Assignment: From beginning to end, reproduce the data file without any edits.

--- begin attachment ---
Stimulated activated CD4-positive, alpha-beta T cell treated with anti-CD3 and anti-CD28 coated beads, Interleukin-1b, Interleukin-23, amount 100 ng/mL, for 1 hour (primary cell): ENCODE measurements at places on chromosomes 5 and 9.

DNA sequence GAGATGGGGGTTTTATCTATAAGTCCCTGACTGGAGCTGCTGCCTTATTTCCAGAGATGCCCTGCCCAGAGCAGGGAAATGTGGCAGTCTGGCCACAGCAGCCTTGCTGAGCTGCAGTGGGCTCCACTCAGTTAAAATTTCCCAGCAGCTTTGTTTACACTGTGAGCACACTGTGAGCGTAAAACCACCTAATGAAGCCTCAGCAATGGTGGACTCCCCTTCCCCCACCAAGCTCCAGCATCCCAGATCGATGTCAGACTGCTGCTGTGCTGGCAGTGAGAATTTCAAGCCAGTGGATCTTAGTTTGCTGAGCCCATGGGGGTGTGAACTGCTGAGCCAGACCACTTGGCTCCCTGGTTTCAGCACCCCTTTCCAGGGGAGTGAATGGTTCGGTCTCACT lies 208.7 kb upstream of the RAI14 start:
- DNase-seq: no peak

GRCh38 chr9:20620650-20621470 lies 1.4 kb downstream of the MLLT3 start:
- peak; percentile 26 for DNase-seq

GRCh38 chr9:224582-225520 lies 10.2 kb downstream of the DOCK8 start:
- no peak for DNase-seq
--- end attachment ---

Stimulated activated CD4-positive, alpha-beta T cell treated with anti-CD3 and anti-CD28 coated beads, Interleukin-1b, Interleukin-23, amount 100 ng/mL, for 1 hour (primary cell): ENCODE measurements at places on chromosomes 5 and 9.

DNA sequence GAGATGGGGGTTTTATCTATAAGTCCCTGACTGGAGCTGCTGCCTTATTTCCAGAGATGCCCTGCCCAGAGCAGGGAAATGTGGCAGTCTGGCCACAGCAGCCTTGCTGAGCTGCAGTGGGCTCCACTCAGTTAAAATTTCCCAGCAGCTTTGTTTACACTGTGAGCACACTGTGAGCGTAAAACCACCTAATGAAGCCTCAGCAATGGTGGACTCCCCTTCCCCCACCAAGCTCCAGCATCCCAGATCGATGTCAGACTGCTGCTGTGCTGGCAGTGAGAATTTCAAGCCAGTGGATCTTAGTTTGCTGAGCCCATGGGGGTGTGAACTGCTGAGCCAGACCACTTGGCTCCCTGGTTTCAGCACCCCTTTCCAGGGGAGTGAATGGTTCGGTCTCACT lies 208.7 kb upstream of the RAI14 start:
- DNase-seq: no peak

GRCh38 chr9:20620650-20621470 lies 1.4 kb downstream of the MLLT3 start:
- peak; percentile 26 for DNase-seq

GRCh38 chr9:224582-225520 lies 10.2 kb downstream of the DOCK8 start:
- no peak for DNase-seq